Anaphylaxis is a severe allergic reaction that requires immediate medical treatment before it turns life-threatening. It happens when your child’s immune system reacts to an allergen.
Some allergic reactions can be mild, resulting in itchy hives. Some can be more severe and progress rapidly, compromising a child’s breathing or circulation.
Often, food is the culprit for anaphylaxis—typically peanuts and tree nuts, milk, eggs, wheat, and shellfish. Other triggers include certain antibiotics, insect bites, latex, preservatives, and some pollens and molds.
Symptoms usually appear right after a child comes in contact with the allergen, but reactions may not occur until several minutes or hours later. Symptoms may not always be obvious; your child may feel a strange tingling sensation in the mouth, or may feel flushed and warm. Other symptoms can include shortness of breath, dizziness, vomiting, and diarrhea.
Children with severe allergies are likely prescribed injectable epinephrine in the form of an autoinjector, like an EpiPen®, which should be carried everywhere by you and your child (if age appropriate). Make sure your child’s caregiver or school also has one on hand. In cases of anaphylaxis, the epinephrine is injected directly into the thigh and quickly enters the bloodstream to reverse anaphylactic symptoms.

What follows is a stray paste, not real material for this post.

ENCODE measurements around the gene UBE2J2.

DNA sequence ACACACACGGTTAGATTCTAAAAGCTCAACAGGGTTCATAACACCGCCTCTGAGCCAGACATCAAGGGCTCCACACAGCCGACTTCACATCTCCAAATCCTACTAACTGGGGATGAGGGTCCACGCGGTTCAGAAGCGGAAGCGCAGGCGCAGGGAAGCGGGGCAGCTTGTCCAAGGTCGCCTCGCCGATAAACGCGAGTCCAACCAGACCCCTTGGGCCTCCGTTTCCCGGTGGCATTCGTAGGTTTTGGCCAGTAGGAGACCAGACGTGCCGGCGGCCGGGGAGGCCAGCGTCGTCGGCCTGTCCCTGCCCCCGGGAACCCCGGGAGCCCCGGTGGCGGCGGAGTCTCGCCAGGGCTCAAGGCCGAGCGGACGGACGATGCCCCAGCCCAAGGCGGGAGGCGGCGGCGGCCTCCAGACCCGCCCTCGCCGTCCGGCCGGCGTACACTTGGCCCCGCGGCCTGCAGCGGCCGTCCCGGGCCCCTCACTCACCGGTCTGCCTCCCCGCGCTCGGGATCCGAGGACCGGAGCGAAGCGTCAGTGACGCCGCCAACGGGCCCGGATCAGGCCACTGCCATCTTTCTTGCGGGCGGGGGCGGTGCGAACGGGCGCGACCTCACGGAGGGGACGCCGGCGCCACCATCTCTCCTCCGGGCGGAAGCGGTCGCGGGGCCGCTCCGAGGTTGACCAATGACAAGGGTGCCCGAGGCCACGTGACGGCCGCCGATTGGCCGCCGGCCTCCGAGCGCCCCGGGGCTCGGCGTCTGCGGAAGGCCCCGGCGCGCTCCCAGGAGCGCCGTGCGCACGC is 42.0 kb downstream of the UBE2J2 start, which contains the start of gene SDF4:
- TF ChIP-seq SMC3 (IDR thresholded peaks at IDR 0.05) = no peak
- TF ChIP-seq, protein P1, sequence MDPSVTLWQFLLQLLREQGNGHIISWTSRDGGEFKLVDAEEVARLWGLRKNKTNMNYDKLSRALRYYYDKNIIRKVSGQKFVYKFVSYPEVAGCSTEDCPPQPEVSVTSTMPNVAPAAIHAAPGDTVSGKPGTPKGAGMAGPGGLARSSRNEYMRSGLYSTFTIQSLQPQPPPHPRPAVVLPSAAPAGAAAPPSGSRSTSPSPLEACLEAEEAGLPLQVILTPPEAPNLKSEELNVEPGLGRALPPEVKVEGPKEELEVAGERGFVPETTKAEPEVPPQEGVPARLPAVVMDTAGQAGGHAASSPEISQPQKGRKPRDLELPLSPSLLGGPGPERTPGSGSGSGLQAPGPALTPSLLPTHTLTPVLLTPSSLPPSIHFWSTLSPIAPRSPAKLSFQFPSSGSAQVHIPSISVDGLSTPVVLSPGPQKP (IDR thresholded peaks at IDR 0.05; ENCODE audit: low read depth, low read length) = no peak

Your best method of protecting your child is to avoid the foods and other triggers that cause these symptoms. You may also want to have your child wear a medical identification bracelet.
If your child does have a severe allergic reaction, you should act quickly but remain calm. Call 911 to request immediate medical help, but be prepared to administer the injection of epinephrine yourself. Once medical professionals arrive, they may also place an oxygen mask on your child’s face to help with breathing, and may administer fluids through an I.V. Your child may be admitted to the hospital for observation.
Reviewed by Dr. Kristie Rivers, November 2018
- Anaphylaxis is a severe allergic reaction that requires immediate medical treatment.
- It’s usually caused by foods like nuts, eggs, milk, and fish.
- Symptoms usually happen immediately, but some reactions don’t happen until several minutes or even hours later.
- If your child does have a severe allergic reaction, call 911 immediately.
This is a great article! It is great for all teachers and caregivers to print out and reference if they are taking care of a kid with allergies. My son has a peanut allergy so we know the EpiPen all too well. I am always surprised how quickly the expire, so if you carry one be sure to check your expiration dates!